The U. S. Department of Justice National Sex Offender Public
Website (NSOPW) advises parents to talk with their children about sexual abuse:
HOW TO TALK TO YOUR CHILD
about sexuality and sexual abuse can start long before a child reaches puberty.
The sooner a parent initiates conversations about healthy sexual development,
how the body changes and sexual abuse, the better. Here some tips on starting
- Names for body parts: Properly naming and
talking openly about body parts helps children gain respect for their bodies
and the bodies of others. These conversations help children to not be ashamed
or embarrassed by their bodies and prevent secrecy and silence. Teaching
children names of body parts also gives them language to ask questions or talk
to you about any worries and concerns.
- Model healthy boundaries: Teaching your child that
it’s OK to say “no” to being touched and to respect when someone tells them
“no” lets them set and respect healthy boundaries. If it’s helpful, talk with
other adults about boundaries and ask them to respect if a child says “no” to a
hug or other physical affection. This sends a consistent message about respecting
each other’s boundaries. And be sure to respect a child’s boundaries in play
and in affection.
- Be sure talks are ongoing: There’s no need to put
everything into one big “talk” about sex. Talking openly about developing
bodies, boundaries and sexuality can be part of ongoing everyday conversations.
- Be involved in your child’s
engaged in your child’s activities, asking about what she or he is doing,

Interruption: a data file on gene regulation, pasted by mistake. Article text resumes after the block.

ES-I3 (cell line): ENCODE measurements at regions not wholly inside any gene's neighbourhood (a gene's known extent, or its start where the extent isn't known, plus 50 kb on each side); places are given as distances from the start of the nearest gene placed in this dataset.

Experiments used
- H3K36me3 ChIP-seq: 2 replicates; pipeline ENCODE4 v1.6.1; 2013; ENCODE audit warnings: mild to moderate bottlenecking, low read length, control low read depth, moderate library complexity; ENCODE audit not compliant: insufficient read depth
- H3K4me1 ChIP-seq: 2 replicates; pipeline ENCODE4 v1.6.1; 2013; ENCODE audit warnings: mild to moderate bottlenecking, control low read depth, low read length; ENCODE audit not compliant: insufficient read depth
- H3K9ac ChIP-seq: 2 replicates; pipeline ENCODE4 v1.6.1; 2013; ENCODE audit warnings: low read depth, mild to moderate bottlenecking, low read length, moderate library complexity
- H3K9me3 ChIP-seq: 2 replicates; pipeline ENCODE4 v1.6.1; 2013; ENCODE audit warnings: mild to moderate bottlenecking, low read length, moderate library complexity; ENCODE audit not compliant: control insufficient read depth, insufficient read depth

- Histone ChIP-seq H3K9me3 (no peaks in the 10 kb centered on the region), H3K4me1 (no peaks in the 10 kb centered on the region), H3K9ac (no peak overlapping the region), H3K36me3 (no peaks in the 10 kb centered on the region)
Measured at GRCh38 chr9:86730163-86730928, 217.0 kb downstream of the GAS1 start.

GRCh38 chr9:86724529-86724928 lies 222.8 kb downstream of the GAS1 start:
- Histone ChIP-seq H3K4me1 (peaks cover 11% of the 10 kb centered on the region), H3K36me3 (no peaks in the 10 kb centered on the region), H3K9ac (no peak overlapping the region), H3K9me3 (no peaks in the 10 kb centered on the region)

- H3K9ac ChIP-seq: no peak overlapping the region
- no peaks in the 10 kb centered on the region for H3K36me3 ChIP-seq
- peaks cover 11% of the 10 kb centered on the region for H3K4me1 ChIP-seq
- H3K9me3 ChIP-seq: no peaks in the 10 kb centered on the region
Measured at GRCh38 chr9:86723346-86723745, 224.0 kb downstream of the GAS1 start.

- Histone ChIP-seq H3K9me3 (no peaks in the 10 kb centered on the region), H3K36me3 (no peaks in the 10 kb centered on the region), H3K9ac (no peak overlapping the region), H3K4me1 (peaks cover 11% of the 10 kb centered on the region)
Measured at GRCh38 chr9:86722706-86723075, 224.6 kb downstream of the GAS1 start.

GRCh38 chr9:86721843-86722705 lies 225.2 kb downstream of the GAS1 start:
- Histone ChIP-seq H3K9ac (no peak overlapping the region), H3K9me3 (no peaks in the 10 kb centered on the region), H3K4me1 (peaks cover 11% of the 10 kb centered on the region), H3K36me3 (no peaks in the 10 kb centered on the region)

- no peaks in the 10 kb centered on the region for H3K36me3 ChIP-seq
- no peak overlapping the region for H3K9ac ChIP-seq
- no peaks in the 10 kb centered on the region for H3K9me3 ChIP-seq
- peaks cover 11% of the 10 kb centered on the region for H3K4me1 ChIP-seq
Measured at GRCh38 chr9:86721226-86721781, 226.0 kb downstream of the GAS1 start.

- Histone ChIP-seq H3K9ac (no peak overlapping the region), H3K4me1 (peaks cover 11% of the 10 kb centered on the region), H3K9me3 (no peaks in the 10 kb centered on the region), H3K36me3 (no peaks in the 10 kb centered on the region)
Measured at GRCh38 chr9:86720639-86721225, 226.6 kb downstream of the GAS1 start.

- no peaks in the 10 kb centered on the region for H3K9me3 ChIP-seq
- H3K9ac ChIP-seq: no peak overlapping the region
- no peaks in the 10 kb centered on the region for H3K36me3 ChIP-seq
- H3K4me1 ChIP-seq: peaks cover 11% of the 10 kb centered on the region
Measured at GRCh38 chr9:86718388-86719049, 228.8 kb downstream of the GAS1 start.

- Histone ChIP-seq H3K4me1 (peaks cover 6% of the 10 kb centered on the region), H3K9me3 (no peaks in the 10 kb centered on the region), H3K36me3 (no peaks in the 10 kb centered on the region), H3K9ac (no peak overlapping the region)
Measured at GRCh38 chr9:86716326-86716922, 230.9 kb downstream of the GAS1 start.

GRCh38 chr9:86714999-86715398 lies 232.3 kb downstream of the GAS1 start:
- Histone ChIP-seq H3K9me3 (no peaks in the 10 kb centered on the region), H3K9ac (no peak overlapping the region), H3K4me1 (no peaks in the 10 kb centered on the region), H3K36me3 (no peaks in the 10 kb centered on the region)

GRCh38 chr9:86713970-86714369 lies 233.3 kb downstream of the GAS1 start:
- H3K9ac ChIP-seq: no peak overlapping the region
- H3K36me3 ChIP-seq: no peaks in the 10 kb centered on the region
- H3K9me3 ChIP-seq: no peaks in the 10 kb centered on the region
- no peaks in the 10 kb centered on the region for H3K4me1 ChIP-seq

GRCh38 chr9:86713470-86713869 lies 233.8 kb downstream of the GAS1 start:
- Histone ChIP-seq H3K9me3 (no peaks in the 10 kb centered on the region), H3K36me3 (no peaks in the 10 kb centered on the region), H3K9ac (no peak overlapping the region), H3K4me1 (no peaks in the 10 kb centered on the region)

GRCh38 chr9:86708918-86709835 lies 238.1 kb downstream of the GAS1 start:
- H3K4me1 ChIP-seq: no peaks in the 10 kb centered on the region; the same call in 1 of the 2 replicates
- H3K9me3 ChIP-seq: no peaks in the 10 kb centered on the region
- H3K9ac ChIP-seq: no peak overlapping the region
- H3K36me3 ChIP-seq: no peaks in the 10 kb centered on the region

getting to know parents of your child’s friends and knowing the other adults
your child might talk to helps you stay connected and involved.
- Talk about media and
technology use increases, it’s an ever-growing part of children and teens’
lives. Asking questions about technology you don’t understand, talking about
what your child is doing and supervising access — especially during the younger
years — will help you monitor what your child sees and hears. Like teaching
children to cross the street, it takes time to teach them how to be online
HOW TO TALK TO YOUR
As a child becomes a teenager, conversations about preventing
sexual abuse can become more complicated. Teenagers will begin to look for
relationships outside the family for friends, security and advice. They also
may be confused or embarrassed about their own developing sexuality, which
makes talking to parents or guardians more difficult. As teens go through these
stages of exploration, they are also more at risk, so answering questions and
being approachable is one way to help keep teens safe.
- Be realistic and educate yourself: When teens seek information about sex, their “friend” sources may not be reliable. Parents can try talking with their teens, and letting them know they are available. If a teen is resistant to talking, parents can ask if there is someone else they would feel comfortable with and/or find books or videos with age-appropriate information.
- Don’t put off conversations: Parents can find small ways to let their teens know they’re available to talk. Even if the teen does not want to talk, you are letting them know you are approachable.
- Explain consent: It’s important for teens to know they have the right to give or refuse consent, regardless of their relationship status. They can say “no” at any time. And it’s just as important that they respect the rights of others to say “yes,” or “no.” Get to know the laws on consent in your state, tribe or territory.
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